Evaluating the Odds
What are the chances of Dell wanting to hold on to Documentum?
We’ve reached out to both Dell and EMC’s Enterprise Content Division for comment but haven’t received any responses thus far.
In the meantime, we’ve queried a number of analysts to ask if they saw a fit for Documentum and ECD at Dell. Though some of them aren’t willing to speculate on the record, we haven’t found a single one who thinks that Documentum’s a keeper.
Pelz-Sharpe who has watched the information/content management sector for as long as we can remember said, “Just as much of the Autonomy/Interwoven software assets turned up in the HP Inc printer business recently, Documentum too would have to find a home in another major hardware business."
In other words, there isn’t a fit.
He added that “the future for both these groups may well lie elsewhere via spin off’s or sales, in Documentum’s case Dell has already laid the groundwork stating it plans to sell of $10 billion of non-core software and service assets.”
Laurence Hart, Lead Analyst at Word of Pie, told CMSWire, “If the EMC/Dell deal closes, ECD will likely be sold. Content Management doesn't fit into the story that has been painted and Dell is taking on a lot of debt that will need servicing. Until ECD is sold, significant investments into the Documentum product line are likely to be minimal.”
It’s doubtful that Ghai would share his sentiment. A source within EMC ECD has told CMSWire that EMC is continuing to build out its Documentum based industry solutions portfolio and that work on Project Horizon is continuing at a “furious pace.” The new content product is still likely to be unveiled at EMC World in May.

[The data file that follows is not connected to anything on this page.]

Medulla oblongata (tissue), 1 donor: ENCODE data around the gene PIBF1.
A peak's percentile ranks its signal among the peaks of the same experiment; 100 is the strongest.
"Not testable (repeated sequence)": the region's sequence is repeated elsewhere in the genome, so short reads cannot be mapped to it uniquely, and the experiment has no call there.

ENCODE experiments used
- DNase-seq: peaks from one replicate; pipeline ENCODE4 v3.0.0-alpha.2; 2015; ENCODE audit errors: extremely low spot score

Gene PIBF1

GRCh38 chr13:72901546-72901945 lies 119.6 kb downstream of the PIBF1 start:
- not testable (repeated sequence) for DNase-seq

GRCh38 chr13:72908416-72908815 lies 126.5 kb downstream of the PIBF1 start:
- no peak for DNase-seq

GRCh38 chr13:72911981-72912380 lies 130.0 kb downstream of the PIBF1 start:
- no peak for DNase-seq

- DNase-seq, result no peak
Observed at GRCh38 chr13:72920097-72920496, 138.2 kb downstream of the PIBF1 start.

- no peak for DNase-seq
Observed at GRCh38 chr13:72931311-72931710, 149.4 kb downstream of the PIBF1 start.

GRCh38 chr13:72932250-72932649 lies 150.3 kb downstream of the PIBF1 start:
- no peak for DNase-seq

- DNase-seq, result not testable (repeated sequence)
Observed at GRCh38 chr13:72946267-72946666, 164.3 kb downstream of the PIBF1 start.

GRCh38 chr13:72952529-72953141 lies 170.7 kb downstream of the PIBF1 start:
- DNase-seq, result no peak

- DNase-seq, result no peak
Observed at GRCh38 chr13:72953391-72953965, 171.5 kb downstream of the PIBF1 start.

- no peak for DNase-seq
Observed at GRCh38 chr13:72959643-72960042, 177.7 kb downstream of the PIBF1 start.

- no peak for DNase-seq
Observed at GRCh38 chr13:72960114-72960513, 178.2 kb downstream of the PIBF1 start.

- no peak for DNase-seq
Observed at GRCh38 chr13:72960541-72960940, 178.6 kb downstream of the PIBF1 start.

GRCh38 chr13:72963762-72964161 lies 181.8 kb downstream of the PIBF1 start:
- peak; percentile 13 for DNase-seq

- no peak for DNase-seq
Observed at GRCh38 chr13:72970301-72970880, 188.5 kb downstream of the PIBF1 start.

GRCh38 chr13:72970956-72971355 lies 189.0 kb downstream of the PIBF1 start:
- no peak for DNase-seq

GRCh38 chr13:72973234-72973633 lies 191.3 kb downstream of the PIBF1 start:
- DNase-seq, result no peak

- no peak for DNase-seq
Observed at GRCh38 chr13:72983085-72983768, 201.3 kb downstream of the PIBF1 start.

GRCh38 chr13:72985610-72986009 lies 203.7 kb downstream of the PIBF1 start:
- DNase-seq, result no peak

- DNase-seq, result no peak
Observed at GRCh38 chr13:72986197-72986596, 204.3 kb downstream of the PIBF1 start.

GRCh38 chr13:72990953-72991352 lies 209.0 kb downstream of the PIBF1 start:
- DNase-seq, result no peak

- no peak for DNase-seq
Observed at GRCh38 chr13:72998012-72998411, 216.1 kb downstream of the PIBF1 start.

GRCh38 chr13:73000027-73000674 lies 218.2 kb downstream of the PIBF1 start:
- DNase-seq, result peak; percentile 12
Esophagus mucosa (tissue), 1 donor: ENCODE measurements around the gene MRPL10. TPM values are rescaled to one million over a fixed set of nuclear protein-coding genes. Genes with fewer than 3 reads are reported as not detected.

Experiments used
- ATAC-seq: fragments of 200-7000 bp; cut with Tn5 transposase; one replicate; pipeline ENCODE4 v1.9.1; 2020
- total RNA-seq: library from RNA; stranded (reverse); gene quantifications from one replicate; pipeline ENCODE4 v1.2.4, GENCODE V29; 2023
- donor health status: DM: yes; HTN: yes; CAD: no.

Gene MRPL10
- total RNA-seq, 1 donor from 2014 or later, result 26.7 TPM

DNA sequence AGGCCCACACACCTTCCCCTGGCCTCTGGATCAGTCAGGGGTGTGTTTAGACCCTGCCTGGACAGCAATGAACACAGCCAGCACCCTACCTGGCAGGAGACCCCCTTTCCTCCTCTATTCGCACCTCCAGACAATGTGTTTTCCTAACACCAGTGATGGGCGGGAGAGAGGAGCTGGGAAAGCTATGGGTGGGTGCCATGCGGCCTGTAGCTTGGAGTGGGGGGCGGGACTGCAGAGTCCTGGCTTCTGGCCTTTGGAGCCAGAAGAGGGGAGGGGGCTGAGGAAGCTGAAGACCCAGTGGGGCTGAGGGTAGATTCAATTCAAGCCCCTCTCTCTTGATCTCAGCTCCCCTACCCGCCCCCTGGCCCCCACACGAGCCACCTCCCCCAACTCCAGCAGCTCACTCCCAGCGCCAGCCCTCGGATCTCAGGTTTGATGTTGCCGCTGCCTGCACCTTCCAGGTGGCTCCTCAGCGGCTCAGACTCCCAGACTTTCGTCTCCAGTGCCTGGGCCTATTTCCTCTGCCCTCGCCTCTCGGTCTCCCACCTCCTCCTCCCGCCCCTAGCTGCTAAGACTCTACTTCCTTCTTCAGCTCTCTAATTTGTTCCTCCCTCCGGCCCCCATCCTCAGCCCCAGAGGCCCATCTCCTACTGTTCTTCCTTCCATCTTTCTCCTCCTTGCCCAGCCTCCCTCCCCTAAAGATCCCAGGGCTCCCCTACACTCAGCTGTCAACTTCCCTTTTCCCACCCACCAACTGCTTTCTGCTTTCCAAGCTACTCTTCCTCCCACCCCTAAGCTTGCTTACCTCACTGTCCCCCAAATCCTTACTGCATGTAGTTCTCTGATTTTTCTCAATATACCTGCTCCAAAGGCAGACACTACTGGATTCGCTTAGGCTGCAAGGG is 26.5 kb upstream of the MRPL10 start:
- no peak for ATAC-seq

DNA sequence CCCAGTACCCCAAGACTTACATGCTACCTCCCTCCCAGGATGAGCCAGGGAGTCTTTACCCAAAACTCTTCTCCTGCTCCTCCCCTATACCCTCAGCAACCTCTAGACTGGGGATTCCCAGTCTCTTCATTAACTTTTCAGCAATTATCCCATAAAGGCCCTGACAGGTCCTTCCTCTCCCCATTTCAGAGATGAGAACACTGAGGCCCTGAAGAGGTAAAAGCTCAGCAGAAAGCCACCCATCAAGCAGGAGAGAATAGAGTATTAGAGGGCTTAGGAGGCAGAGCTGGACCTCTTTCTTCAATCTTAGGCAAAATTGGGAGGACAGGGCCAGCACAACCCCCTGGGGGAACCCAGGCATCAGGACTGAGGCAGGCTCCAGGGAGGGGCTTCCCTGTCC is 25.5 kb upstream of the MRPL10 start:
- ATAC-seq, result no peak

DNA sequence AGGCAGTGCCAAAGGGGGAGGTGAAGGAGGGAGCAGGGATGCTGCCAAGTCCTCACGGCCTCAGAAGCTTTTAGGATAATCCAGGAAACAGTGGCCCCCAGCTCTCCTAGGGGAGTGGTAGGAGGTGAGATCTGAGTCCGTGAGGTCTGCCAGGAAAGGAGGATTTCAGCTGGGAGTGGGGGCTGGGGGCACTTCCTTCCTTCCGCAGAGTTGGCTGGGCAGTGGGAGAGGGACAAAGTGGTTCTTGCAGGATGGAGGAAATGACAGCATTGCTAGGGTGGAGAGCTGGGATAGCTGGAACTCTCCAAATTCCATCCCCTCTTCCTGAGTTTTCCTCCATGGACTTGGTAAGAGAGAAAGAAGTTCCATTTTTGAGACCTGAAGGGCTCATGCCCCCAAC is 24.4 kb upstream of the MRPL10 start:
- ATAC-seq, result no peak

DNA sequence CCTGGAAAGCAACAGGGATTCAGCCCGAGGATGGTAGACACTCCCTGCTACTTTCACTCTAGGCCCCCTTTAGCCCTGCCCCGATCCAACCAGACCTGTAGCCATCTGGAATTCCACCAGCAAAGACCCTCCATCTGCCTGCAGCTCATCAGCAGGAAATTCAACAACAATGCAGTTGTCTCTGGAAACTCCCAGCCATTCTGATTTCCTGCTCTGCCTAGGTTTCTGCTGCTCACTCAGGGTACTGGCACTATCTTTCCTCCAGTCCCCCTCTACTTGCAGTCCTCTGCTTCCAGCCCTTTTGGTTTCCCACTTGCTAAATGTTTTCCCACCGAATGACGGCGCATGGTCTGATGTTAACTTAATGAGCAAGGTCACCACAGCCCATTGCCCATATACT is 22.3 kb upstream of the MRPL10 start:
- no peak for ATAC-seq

Hypothetically speaking, if ECD was put up for sale, it would reel in a higher price with new and refreshed product portfolio anyways, added the source.
Who would buy EMC ECD?
“There are two types of potential buyers for ECD,” said Hart. “The first is an existing vendor that would want access to the maintenance stream and client list. Open Text and HP are two that jump to mind as most likely. There is a chance a private equity buyer could emerge. Unlike a few years ago when EMC was rumored to be seeking a buyer, Dell will not be seeking to recoup an investment; they'll be looking to divest an unnecessary asset. This could allow ECD to be purchased at a lower price point, opening ECD up to be acquired by investors seeking to invigorate the Documentum product."
The chances of HP wanting Documentum may not be great, given that they just divested themselves of iManage. It’s worth noting too that HP’s investments in growing that document management business were also minimal.
Hart’s other ideas are much more plausible. A spinoff would almost demand reinvigoration and investment.
While the prospect of a buyer who would acquire EMC ECD is plausible, somewhere out there, there could be a buyer who would actually give ECD the resources, innovation and the sunlight it needs to realize its full capabilities and potential.
One can only hope.